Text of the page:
“There is second-hand smoke involved… but it hasn’t been studied,” Krank said.

In B.C., two men are seeking to open a class-action lawsuit against e-cigarette giant Juul and Krank said it’s likely the first of many against e-cigarette manufacturers.

“I think it certainly will happen because the template is already there,” he said, citing lawsuits against major tobacco manufacturers.

The province has not provided information as to what e-cigarette, or vape, the B.C. patient with vaping-related illness was using.

READ MORE: Vaping-related illness confirmed in Ontario believed to be first in Canada

READ MORE: B.C. men seek to open class action against e-cigarette giant Juul


@katslepian

katya.slepian@bpdigital.ca

Like us on Facebook and follow us on Twitter.

Get local stories you won't find anywhere else right to your inbox.
Sign up here

Just Posted

A mushroom grower plans to plan new mushrooms in fallen trees in the Kaslo Community Forest. File photo
Kaslo mushroom farmer given green light for unique project

Robin Mercy will plant mushrooms in the Kaslo Community Forest

Nelson dancers Glynis Waring, Slava Doval and Amanda Papailhou, and musician Nella Banner, premier Respired on April 11. Photo: Submitted
New dance work the latest online offering from Capitol Theatre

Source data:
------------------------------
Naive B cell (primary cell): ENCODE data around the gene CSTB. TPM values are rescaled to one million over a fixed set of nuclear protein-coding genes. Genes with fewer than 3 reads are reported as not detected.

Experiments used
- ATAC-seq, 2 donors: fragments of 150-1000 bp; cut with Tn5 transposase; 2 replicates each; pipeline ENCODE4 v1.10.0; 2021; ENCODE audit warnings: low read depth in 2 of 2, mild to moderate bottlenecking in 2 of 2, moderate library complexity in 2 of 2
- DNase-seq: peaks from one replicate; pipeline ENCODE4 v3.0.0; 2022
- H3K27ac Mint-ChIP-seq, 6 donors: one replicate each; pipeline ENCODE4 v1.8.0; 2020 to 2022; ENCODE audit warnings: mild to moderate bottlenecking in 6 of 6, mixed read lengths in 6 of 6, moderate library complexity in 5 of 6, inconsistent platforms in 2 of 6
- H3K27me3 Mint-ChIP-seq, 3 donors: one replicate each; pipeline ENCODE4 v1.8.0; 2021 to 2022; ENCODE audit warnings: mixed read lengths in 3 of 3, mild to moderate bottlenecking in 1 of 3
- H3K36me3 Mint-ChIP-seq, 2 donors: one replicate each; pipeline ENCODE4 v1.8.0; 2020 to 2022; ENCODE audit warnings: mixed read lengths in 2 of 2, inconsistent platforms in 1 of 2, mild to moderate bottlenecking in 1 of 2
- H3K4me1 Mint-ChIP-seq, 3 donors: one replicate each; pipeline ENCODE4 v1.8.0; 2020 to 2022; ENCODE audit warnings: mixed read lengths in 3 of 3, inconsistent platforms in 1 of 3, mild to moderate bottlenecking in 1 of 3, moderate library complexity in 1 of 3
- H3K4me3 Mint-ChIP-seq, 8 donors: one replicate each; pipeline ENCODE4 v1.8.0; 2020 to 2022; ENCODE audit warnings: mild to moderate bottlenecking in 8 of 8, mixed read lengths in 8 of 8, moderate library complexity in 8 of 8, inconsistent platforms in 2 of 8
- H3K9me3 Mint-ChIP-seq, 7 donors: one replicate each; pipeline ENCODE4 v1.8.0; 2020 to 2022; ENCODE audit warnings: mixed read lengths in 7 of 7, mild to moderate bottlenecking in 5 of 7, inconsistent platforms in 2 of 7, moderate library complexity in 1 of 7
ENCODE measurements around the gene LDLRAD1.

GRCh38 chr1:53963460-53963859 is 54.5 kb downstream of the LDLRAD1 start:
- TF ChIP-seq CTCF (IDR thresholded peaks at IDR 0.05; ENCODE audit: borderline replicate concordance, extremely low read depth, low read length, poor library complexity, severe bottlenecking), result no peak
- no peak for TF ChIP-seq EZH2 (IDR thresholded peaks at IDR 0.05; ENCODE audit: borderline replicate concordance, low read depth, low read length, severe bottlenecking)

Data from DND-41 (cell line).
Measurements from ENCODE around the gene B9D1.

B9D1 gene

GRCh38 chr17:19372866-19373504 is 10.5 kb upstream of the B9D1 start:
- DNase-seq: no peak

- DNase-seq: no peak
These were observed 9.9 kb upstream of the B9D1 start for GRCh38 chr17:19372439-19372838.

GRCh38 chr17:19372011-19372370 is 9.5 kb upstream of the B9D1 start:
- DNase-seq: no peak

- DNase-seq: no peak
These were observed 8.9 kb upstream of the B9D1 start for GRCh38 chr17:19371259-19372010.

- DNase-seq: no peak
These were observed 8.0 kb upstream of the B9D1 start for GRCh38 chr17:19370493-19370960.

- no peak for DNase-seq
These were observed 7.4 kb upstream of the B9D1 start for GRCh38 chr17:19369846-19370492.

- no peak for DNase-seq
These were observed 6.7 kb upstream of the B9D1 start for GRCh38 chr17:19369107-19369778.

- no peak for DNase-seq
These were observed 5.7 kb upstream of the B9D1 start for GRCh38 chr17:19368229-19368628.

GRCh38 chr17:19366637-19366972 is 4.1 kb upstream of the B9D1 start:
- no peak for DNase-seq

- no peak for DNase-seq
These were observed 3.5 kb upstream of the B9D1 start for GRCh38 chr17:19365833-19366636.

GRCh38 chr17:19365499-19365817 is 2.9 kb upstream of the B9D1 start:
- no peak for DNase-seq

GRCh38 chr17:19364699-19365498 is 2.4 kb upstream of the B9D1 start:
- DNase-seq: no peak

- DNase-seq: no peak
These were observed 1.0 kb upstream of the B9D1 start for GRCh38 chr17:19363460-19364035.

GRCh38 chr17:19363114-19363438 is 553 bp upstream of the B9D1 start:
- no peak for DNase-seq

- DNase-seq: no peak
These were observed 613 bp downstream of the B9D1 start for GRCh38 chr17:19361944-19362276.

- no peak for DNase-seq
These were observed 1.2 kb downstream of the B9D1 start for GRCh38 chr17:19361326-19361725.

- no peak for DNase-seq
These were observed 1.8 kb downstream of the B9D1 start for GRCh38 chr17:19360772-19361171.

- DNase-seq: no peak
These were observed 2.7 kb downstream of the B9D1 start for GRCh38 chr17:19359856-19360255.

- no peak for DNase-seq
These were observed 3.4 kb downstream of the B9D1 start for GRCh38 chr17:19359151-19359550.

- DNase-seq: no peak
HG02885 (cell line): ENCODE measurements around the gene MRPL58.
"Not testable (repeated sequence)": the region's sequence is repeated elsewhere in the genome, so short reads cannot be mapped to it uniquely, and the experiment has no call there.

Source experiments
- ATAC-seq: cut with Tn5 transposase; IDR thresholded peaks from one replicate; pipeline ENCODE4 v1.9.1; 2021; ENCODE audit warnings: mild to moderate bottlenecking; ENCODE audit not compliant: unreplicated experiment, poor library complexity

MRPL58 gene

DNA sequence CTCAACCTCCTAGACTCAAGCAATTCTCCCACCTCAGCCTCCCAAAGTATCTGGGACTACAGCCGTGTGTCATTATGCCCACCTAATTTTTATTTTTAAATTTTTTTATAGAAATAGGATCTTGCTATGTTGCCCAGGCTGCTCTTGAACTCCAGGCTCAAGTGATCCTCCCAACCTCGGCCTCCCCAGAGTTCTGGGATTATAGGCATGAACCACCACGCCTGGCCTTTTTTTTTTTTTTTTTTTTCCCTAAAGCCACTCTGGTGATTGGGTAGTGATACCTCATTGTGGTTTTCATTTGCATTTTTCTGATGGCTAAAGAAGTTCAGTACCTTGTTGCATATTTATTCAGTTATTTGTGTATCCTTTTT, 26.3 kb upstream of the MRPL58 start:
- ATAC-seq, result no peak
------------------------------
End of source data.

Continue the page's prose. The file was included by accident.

Local performers will unveil Respired beginning April 11

B.C's COVID-19 dashboard shows the peaks and valleys of cases prior to the record daily report of 132 on April 9, 2021. (Dashboard image)
Interior Health has record day of COVID-19 cases

132 cases reported Friday, April 9, more deaths in Vernon hospital outbreak

B.C. Health Minister Adrian Dix and Premier John Horgan describe vaccine rollout at the legislature, March 29, 2021. (B.C. government)
1,262 more COVID-19 infections in B.C. Friday, 9,574 active cases

Province’s mass vaccination reaches one million people

Cannabis bought in British Columbia (Ashley Wadhwani/Black Press Media)
Is it time to start thinking about greener ways to package cannabis?

Packaging suppliers are still figuring eco-friendly and affordable packaging options that fit the mandates of Cannabis Regulations

B.C. Premier John Horgan responds to questions during a postelection news conference in Vancouver, on Sunday, October 25, 2020. British Columbia’s opposition Liberals and Greens acknowledge the COVID-19 pandemic has presented huge challenges for Horgan’s government, but they say Monday’s throne speech must outline a coherent plan for the province’s economic, health, social and environmental future. THE CANADIAN PRESS/Darryl Dyck